Photography Friday: Your Questions, Answered

As I recently promised, I'm going to answer some reader questions regarding photography for today's Photography Friday post.

Laguna Beach night photo.

 Do I have to take a class to improve my photography?  No, you don't.  Some of my favorite (and some very famous) photographers are self taught.  By the way, self taught doesn't mean they just did whatever when shooting – they made a concentrated effort to learn and improve.  There are all sorts of ways to learn photography and a classroom is just one of them.

Photography is a journey.  Even the best photographers never stop learning.  By the way, photography is an expensive journey.  (Just warning you!)  Picking up good condition, used, lenses, etc., is a great option.

•  What do I need if I'm just starting out?  I get asked this question repeatedly.  I would start off with a basic DSLR (digital) camera.  Learn the camera inside and out, and add a beginning software editing program as soon as possible.

Ahem, it bears repeating, learn your camera inside and out.  It does no good to have tools you never use, right?  Good photographers can operate their cameras on different settings at night in the dark, without thinking twice about it.  Can you?

(Also, Photoshopping something to death doesn't begin to make up for a bad photo.)

 Do I have to shoot in RAW?  No, you don't have to.  You don't have to do anything.  The majority of professional photographers shoot in RAW though, and wouldn't consider doing otherwise.  If you don't have photo editing software, jpegs are the way to go.  There are other situations when jpegs are helpful too, but if you're trying to learn and improve you should understand RAW and the benefits it brings.

•  Why do I need photo editing software?  To answer that question, you need to understand how a digital camera works.  In film days, the photos were taken and then developed in a dark room.  How they were developed impacted the final look of the photo.  The same is true today with digital cameras.  The camera does some of the work, but not all of it.  If you really want to "finish" the process, you need photo editing software.

•  Do you ever use manual focus?  And if so, why?  Yes, I use manual focus frequently.

Macro photo of purple flower.

It isn't possible to take photos like the above purple flower on auto-focus.  Manual focus is your friend – acquaint yourself with it.  It's really very easy, I promise.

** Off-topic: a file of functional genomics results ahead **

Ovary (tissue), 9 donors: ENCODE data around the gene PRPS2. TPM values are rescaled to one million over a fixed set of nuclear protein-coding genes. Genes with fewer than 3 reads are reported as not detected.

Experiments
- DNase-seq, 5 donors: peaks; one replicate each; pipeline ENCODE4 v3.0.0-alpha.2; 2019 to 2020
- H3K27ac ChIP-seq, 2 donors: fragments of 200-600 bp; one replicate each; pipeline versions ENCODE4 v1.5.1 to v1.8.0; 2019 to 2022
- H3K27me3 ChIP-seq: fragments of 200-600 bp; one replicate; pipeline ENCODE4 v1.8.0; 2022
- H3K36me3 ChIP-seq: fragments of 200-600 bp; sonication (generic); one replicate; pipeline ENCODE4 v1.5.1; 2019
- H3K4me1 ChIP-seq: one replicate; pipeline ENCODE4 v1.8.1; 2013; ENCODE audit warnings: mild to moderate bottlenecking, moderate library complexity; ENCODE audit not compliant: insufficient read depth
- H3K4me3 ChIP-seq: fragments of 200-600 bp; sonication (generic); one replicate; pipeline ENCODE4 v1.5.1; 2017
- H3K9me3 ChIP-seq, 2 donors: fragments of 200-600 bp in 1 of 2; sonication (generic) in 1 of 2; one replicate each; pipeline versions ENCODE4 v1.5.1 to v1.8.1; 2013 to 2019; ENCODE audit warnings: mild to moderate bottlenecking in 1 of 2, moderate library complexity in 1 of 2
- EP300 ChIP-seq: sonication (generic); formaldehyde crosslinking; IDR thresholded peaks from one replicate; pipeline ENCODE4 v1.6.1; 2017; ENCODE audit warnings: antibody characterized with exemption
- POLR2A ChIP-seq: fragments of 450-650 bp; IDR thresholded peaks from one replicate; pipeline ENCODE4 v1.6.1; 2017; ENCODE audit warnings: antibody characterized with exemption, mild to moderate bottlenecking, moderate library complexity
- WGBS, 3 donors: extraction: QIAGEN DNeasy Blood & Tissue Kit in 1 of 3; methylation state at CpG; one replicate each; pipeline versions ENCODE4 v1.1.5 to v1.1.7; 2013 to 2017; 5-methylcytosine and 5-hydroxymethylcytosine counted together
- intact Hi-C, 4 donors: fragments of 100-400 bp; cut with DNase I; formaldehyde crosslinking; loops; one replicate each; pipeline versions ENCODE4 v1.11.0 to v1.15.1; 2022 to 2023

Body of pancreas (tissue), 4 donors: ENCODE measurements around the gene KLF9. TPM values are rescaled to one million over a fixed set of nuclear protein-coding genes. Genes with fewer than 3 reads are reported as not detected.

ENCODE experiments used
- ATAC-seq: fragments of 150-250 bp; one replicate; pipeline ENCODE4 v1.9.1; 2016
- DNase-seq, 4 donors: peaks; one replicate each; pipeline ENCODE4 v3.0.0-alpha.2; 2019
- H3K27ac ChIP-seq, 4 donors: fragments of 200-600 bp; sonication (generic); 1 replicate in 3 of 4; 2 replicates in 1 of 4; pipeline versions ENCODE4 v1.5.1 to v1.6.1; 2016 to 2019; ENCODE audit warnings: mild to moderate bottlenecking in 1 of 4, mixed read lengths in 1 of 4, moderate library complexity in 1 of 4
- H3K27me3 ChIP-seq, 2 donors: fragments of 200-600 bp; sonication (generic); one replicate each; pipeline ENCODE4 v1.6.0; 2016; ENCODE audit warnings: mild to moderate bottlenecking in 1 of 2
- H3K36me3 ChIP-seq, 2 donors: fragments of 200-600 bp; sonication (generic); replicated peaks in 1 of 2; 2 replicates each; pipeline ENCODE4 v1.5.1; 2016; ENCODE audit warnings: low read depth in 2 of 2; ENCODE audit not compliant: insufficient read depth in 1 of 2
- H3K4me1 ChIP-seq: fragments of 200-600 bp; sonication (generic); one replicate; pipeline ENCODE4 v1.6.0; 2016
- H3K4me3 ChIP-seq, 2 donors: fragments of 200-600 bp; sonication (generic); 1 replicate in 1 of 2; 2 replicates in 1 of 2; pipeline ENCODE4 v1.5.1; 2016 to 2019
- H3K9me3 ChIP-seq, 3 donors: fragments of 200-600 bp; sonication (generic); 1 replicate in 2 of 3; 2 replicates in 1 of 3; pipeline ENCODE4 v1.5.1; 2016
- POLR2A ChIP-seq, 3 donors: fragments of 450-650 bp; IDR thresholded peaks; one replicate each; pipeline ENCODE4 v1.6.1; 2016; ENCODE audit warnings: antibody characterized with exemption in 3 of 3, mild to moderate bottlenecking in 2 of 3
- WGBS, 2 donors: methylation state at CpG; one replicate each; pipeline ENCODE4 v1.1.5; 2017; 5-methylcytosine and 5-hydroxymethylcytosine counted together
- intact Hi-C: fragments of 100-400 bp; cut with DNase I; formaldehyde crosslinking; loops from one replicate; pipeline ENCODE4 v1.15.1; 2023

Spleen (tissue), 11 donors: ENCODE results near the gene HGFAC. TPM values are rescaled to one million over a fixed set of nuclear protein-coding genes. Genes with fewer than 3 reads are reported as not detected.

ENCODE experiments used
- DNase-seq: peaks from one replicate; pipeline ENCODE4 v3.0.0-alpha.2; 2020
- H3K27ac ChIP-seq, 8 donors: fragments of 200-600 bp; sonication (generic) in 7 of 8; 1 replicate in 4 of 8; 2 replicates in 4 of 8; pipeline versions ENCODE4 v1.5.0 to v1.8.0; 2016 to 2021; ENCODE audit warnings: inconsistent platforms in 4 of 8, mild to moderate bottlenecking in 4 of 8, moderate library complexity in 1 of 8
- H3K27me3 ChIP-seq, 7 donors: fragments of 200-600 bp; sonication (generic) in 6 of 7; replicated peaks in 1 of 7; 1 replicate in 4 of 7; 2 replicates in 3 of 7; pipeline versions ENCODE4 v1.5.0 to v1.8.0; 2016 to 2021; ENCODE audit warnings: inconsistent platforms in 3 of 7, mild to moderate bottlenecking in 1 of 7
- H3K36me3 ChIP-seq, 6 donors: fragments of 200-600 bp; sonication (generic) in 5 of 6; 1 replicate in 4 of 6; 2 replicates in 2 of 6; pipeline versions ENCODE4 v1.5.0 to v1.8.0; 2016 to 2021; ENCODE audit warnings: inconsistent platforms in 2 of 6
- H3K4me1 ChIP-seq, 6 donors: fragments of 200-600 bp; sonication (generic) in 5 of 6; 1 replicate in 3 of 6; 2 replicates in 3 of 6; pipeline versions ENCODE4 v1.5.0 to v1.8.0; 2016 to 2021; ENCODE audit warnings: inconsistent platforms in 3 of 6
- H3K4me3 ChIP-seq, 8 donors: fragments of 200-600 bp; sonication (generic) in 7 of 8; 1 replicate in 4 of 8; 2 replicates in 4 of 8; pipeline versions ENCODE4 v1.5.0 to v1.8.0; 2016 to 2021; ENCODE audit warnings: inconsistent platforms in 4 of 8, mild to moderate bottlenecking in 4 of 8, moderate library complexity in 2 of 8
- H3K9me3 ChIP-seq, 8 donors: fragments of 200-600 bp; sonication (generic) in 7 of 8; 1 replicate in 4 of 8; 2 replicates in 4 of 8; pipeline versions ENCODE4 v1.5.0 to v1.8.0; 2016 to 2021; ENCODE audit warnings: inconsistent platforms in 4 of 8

•  Can I use Lightroom if I don't shoot in RAW?  Yes, you can.  Lightroom is a great tool for organizing and sorting photos.  It also allows you to do some basic photo editing adjustments.  It doesn't allow you to do everything Photoshop allows you to do, however.  

It's a limited tool, but a good one.

•  What do you use to edit your photos?  I use Lightroom and Photoshop CS5. 

Photo of Rodeo Drive, Beverly Hills, CA.

•  People say I take nice photos, can I make money off of them?  Possibly.  A lot (!!) of people take "nice" photos though.  In fact, there are many amazing, spectacular, photographers making no money.

Be your own biggest critic – how can you make your photos better/special/different?  Start noticing photos you love – in magazines, in the newspaper, in books, on the Internet … and then ask yourself why you like them.  

 Nikon or Canon?  Either.

•  Finally,

Photography is art – find your own style and have fun!  

© Twenty Four At Heart

3 Responses to “Photography Friday: Your Questions, Answered”

  1. bri

    I find manual focus really difficult to use because of my glasses. For some reason I just cannot get non blurred images in manual. It really sh*ts me to tears.
    On a non related note… I live in a rural town in the state of Victoria in Australia. I saw a woman today at the local mall and she was the spitting image of YOU. I did a double take because she really did look JUST LIKE YOU.
    Do you have a twin or is she just your doppelgänger?

  2. Mrs Catch

    Love this idea! Thanks for showing me I’m on the right track. Just have a long way to go! And you’re spot on about the expense. *Sigh* I have the two basic Canon “kit” lens and am now tossing up between an EF 100mm f/2.8L IS USM 1-to-1 Macro Lens and an EF 50mm f/1.2L USM. Want a really good lens for portraits and close ups. Leaning towards the macro. What do you think?


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